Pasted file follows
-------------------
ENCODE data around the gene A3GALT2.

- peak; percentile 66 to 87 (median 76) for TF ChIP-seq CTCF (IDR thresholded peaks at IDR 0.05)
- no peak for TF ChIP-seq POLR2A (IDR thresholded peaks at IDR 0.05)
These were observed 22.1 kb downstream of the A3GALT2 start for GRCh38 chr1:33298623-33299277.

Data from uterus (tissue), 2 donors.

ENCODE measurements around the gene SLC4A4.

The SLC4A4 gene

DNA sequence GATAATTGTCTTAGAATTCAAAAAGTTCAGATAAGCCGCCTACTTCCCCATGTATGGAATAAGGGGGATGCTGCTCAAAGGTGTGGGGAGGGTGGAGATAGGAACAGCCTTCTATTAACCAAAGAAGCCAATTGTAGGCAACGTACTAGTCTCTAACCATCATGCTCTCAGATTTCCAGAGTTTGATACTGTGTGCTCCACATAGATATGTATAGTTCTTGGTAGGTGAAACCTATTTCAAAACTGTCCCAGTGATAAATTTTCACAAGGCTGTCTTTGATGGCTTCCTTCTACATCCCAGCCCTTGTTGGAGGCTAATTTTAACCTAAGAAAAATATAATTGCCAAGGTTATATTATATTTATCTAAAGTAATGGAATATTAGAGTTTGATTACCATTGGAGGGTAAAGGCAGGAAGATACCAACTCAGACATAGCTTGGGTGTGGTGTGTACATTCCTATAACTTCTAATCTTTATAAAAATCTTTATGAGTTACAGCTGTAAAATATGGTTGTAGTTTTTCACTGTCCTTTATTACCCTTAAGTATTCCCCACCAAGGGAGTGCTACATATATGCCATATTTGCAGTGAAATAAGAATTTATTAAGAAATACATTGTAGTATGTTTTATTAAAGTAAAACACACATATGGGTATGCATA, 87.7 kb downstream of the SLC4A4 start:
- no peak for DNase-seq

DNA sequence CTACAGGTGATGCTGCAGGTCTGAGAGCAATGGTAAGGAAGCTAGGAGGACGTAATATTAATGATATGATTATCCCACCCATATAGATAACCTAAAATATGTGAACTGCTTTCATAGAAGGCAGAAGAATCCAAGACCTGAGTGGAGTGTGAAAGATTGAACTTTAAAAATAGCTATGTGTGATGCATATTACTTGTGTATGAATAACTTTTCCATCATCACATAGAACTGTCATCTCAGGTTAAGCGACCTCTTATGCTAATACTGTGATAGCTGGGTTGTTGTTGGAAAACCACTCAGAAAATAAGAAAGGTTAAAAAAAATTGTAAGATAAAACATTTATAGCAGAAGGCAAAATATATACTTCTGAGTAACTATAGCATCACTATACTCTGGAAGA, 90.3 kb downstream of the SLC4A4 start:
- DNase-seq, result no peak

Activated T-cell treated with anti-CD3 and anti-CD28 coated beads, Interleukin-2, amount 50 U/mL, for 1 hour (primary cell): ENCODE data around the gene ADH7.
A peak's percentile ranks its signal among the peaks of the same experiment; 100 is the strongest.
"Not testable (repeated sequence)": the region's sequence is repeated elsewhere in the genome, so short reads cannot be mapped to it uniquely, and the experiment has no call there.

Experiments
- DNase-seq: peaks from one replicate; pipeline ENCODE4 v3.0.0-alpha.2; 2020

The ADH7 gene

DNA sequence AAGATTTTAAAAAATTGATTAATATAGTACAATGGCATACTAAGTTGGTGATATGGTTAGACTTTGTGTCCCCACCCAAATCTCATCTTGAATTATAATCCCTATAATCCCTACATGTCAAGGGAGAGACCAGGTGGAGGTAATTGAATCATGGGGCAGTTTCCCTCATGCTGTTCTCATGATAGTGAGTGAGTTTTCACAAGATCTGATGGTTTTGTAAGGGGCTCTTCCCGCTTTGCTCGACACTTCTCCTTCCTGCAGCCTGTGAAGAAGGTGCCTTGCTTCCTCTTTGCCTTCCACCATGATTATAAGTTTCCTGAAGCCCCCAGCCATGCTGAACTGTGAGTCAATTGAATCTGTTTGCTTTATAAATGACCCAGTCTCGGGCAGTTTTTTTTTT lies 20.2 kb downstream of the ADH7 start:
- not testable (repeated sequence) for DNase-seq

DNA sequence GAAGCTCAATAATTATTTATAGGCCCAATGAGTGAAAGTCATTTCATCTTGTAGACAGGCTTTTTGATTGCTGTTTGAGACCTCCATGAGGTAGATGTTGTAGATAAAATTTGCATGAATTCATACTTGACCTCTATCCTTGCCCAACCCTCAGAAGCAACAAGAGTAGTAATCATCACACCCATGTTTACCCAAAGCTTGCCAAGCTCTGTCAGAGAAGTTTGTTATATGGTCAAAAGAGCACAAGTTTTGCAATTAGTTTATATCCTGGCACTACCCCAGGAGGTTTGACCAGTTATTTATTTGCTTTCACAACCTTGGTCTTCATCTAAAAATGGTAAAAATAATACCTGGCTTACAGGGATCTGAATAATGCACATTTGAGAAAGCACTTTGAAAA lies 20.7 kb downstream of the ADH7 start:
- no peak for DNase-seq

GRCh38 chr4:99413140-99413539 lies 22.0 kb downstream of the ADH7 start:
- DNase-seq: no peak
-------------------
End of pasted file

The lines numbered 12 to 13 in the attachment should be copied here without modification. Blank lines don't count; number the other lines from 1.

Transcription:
Activated T-cell treated with anti-CD3 and anti-CD28 coated beads, Interleukin-2, amount 50 U/mL, for 1 hour (primary cell): ENCODE data around the gene ADH7.
A peak's percentile ranks its signal among the peaks of the same experiment; 100 is the strongest.